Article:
The pressing need to combat climate change has accelerated our search for greener transport solutions. With oil reserves depleting and our carbon footprint increasing, finding alternative concepts for automotive propulsion is essential.
The electric vehicle (EV) is being hailed worldwide as a vehicle that can move us towards this greener future. Due to its capacity to tap into sustainable energy resources, the EV has the potential to make commercial, technical and environmental sense. No wonder EVs drew crowds at Frankfurt Motor Show in September.
Revolution round the corner?
Ambitious plans abound. Britain, China, Denmark, Germany, Israel, Japan, Portugal and the USA and are amongst the many countries that have ambitious plans to roll out EVs to the people.
For example, Silicon Valley start-up Better Place signed a deal with Renault this summer to put 100,000 electric vehicles on the road in Israel and Denmark by 2016. In Portugal, 1,300 charging stations are due to appear by 2011, with 230 running by 2010 and 100 ready by the end of this year. In Berlin, 500 charging stations and 100 EVs are planned to hit the streets by the end of next year in a pay-as-you-go scheme.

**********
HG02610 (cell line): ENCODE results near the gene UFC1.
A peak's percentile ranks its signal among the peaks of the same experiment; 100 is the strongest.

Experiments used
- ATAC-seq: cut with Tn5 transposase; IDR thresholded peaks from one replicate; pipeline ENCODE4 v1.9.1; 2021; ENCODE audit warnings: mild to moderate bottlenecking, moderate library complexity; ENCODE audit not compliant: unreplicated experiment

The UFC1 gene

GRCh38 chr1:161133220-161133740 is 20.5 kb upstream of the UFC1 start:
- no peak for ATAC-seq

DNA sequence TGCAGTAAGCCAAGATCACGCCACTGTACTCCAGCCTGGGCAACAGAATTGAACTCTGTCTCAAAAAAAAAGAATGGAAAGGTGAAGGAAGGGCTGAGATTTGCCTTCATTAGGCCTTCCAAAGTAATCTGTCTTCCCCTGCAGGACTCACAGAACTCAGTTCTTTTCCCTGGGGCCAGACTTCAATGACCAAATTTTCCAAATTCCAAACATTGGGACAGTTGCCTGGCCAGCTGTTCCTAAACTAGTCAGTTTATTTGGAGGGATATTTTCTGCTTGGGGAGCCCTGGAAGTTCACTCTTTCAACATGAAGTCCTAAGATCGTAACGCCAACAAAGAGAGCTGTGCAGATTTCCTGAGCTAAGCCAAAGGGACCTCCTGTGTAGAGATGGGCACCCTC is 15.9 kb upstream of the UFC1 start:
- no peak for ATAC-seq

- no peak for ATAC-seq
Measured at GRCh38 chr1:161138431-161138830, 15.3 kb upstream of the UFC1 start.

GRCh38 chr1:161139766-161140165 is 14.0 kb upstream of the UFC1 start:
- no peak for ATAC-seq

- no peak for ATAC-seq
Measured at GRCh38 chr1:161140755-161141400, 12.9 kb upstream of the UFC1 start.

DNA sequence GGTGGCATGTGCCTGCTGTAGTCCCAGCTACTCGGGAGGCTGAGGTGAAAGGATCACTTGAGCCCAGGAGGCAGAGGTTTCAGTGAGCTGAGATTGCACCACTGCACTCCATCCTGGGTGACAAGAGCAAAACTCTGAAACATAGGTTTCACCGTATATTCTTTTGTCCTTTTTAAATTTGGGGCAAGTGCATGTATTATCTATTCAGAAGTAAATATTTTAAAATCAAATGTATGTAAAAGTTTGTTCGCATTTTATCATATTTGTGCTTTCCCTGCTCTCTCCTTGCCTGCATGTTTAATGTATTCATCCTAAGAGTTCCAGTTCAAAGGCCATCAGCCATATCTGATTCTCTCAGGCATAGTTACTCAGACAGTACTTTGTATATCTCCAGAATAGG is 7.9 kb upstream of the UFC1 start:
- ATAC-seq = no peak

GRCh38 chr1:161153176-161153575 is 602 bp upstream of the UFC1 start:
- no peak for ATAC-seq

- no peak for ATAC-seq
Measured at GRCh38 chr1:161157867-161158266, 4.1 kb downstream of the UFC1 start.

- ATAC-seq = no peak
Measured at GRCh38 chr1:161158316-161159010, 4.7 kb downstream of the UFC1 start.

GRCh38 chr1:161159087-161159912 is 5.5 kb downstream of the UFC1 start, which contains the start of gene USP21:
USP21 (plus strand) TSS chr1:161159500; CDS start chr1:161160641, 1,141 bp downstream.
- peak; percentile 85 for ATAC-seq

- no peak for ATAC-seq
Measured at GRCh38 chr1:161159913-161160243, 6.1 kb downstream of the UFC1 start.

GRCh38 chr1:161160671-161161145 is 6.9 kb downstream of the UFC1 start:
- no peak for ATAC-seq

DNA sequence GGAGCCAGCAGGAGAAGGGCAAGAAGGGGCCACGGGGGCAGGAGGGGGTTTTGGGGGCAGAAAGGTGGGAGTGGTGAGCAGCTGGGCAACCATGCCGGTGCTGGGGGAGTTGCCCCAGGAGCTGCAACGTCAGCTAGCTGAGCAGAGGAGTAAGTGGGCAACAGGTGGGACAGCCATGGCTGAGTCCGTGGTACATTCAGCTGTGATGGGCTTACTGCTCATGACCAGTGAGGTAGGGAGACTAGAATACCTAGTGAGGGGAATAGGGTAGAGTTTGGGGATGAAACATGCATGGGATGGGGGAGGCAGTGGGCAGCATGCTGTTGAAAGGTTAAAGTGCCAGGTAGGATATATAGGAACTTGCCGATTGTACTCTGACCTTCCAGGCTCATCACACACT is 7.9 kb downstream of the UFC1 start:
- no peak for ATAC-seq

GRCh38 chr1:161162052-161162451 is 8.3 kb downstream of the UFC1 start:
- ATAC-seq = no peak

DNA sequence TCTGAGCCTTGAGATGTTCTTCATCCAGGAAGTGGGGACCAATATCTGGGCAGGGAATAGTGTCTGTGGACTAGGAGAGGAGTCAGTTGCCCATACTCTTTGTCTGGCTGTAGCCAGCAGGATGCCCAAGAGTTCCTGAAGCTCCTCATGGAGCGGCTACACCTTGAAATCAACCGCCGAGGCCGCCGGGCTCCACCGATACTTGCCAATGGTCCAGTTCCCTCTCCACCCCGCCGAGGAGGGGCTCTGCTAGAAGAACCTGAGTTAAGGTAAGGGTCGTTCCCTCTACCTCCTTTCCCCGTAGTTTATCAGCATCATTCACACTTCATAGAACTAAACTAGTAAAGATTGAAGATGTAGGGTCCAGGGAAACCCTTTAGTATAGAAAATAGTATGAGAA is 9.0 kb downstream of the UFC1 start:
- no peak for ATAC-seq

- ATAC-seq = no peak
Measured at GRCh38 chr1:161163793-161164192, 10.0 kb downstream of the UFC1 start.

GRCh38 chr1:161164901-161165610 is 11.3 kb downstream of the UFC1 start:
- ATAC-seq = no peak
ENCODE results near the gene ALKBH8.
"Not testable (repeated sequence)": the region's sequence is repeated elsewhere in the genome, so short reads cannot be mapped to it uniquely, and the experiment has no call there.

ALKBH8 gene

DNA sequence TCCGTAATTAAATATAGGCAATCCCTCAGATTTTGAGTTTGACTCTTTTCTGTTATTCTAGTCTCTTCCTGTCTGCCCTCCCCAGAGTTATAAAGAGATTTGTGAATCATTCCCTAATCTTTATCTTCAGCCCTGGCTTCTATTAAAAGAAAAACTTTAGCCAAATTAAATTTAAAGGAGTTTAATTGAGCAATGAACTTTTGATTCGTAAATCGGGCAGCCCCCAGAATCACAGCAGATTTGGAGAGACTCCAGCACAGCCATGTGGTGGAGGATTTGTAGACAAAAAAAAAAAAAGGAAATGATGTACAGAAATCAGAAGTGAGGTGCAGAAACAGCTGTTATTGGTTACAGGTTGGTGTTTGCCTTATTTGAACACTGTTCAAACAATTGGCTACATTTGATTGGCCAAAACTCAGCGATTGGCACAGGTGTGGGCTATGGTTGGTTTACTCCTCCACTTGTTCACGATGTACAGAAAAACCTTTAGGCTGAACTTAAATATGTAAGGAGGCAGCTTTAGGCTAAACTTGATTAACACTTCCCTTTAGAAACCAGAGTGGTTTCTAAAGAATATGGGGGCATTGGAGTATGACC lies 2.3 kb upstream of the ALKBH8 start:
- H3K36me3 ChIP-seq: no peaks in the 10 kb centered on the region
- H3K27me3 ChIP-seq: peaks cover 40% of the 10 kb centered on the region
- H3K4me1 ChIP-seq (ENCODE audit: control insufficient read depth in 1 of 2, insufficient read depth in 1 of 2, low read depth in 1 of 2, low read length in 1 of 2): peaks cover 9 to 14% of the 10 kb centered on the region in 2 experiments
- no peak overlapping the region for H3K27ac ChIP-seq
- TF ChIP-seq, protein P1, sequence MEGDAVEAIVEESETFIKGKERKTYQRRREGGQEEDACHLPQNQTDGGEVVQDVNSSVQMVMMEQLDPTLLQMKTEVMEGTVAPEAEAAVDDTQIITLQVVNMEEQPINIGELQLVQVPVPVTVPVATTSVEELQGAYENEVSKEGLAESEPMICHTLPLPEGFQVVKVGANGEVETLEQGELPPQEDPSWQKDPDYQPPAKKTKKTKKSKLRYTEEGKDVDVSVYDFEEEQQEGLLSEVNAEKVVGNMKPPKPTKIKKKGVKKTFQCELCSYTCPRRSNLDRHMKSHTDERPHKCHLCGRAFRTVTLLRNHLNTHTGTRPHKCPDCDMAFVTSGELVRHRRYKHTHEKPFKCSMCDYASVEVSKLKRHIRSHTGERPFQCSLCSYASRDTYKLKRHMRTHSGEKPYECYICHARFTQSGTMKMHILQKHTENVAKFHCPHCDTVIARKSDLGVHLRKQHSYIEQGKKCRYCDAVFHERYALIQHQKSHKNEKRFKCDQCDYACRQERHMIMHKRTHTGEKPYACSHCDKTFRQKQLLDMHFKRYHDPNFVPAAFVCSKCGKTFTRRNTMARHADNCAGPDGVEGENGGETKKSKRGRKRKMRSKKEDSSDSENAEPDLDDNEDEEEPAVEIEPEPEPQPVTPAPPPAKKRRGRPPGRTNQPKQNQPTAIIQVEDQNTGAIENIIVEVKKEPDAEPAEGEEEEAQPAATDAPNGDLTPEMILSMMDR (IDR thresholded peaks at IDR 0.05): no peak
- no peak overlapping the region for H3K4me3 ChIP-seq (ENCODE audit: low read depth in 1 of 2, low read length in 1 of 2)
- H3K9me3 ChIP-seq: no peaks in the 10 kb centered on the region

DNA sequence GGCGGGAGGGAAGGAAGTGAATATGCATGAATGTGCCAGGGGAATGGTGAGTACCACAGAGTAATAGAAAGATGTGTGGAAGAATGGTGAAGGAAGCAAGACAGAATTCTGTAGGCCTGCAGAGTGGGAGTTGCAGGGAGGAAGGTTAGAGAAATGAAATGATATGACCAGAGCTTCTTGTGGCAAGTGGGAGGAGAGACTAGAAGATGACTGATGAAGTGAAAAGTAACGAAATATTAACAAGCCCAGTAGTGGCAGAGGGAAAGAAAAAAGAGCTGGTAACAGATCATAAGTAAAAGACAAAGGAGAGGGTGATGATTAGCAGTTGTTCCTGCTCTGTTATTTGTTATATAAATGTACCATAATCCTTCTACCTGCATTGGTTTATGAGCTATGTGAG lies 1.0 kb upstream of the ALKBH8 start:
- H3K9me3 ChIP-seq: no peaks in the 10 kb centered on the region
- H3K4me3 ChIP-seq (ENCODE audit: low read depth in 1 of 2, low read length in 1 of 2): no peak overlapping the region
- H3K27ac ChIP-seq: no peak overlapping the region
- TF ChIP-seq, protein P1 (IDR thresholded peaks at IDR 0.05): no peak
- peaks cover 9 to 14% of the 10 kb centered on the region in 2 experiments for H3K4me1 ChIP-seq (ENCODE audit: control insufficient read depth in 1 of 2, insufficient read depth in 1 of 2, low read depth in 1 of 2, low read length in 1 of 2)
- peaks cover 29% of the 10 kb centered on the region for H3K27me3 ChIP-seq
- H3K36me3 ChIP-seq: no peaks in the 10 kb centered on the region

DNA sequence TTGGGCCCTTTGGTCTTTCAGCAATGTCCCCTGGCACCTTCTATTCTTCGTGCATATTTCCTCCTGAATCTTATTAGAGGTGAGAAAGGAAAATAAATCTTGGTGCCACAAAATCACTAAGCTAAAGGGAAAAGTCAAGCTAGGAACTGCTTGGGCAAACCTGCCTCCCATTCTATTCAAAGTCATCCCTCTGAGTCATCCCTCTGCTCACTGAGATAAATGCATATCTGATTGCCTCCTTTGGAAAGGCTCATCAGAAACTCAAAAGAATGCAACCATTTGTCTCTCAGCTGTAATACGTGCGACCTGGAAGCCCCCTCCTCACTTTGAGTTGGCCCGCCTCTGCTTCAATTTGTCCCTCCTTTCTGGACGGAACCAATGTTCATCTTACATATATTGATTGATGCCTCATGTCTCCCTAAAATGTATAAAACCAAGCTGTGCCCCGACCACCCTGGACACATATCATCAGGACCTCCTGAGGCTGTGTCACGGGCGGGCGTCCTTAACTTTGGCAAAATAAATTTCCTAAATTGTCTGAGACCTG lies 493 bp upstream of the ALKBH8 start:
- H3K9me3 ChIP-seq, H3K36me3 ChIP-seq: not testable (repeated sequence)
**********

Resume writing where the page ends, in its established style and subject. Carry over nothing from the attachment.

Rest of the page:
And in China, car manufacturer BYD Auto plans to launch its first mass-produced EV by the end of this year in a bid to be the world-leader in EV production. China’s action could well be the tipping point that kick-starts the EV revolution once and for all.
Not without scepticism
But amidst all the hype, scepticism abounds. Not everyone is convinced that the EV should or can be a success. Some critics believe, for example, that it is more realistic and possibly even more environmentally friendly to optimise fuel engines or go hybrid instead of developing EVs.
Sceptics also point out that charging stations will cost a fortune to install and that the industry lacks standards for charging components and methods. Furthermore, there’s a long way to go before countries have enough renewable energy to power a nation of EV drivers.